Juan E. Losa Garcia, María Rosa Martín de Cabo, Fernando Mateos Rodríguez, Jesús Pérez Losada, Antonio Jiménez López, José Luis Pérez Arellano, "Effect of cyclosporin A on inflammatory cytokine production by U937 monocyte-like cells", Mediators of Inflammation, vol. 9, Article ID 808957, 6 pages, 2000. https://doi.org/10.1080/09629350020008682
Effect of cyclosporin A on inflammatory cytokine production by U937 monocyte-like cells
Cyclosporin A (CsA) is an immunosuppresor drug that has been used in the treatment of several types of inflammatory diseases. In some of them the inhibition of T-lymphocyte activation does not suitably account for the observed beneficial effect, suggesting that CsA could act on other types of cells. The present study was undertaken to determine the effect of CsA on inflammatory cytokine secretion by U937 monocyte cells. Undifferentiated and dimethylsulfoxide (DMSO) differentiated U937 cells were incubated with different concentrations of CsA (200, 20 and 2 ng/mL) in the presence or absence of phorbol-myristateacetate (PMA). Interleukin-1g (IL-1β), tumor necrosis factor-α (TNF-α), IL-6 and IL-8 levels were measured in supernatants using specific enzyme-linked immunosorbent assays. At the highest concentration used (200 ng/mL) CsA decreased the basal and stimulated secretion of all the inflammatory cytokines studied in both undifferentiated and differentiated cells, with the only exception of PMA-stim ulated IL-1 secretion by undifferentiated cells. However, only basal secretion of interleukin-8 in both undifferentiated and DMSO-differentiated U937 cells was significantly reduced by CsA at the highest concentration (200 ng/ mL). At therapeutic concentrations in vivo, CsA exerts a predominant effect on IL-8 secretion by human mononuclear phagocytes.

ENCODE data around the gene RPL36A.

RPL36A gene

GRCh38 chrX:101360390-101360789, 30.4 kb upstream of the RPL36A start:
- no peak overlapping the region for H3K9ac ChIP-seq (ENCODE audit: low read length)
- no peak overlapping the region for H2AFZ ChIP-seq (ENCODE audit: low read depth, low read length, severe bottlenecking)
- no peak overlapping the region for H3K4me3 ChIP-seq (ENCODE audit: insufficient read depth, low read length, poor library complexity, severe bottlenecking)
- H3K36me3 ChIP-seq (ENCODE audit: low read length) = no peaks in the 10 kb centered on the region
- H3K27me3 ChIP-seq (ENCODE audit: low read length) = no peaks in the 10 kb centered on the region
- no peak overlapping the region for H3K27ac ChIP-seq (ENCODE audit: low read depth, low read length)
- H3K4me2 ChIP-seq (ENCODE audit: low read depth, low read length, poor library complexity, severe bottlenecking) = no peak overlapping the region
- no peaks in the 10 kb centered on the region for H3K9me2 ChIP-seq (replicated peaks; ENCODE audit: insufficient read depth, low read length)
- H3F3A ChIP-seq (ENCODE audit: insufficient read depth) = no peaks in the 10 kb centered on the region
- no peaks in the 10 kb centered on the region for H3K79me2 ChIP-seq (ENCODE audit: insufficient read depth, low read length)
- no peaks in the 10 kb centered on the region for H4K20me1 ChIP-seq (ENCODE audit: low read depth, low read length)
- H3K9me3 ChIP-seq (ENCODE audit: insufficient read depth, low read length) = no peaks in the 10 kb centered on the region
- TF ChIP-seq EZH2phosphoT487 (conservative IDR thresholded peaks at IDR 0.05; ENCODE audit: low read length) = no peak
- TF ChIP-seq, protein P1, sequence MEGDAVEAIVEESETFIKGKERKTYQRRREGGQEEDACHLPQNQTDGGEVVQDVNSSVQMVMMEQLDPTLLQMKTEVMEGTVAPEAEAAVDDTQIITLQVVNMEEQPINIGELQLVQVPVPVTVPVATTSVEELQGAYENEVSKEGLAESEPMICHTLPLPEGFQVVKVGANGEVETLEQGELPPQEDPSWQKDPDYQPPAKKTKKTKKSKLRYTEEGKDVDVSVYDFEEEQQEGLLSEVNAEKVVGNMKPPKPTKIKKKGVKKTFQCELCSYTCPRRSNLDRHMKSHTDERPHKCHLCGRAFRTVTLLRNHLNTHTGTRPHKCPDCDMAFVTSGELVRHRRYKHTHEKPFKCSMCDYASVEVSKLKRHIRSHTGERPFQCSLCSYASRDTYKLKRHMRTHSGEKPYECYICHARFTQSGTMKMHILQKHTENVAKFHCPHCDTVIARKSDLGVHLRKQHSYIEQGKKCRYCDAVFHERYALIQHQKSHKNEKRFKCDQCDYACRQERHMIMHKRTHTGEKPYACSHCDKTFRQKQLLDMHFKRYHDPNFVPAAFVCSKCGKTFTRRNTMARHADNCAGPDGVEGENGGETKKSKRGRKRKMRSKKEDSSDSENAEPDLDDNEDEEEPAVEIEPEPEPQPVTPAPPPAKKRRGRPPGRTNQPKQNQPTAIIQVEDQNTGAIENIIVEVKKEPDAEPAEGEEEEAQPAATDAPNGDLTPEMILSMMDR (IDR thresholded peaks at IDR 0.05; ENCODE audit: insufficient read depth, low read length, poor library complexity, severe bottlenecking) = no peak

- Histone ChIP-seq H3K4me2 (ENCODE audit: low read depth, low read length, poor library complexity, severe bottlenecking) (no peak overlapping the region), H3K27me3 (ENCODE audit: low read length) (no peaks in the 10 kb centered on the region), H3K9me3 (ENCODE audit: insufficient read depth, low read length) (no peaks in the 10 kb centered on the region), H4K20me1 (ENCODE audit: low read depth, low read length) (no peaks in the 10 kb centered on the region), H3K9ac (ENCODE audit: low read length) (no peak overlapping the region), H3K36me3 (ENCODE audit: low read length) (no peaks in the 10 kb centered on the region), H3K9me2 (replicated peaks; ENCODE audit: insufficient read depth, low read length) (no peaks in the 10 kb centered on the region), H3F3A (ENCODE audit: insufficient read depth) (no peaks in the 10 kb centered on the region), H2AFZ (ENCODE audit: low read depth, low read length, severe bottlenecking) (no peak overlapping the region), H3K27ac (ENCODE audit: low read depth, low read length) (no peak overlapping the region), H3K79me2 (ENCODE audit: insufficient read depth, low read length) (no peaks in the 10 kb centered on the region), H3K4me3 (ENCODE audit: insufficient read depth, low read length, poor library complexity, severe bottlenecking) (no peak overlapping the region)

Copyright © 2000 Hindawi Publishing Corporation. This is an open access article distributed under the Creative Commons Attribution License, which permits unrestricted use, distribution, and reproduction in any medium, provided the original work is properly cited.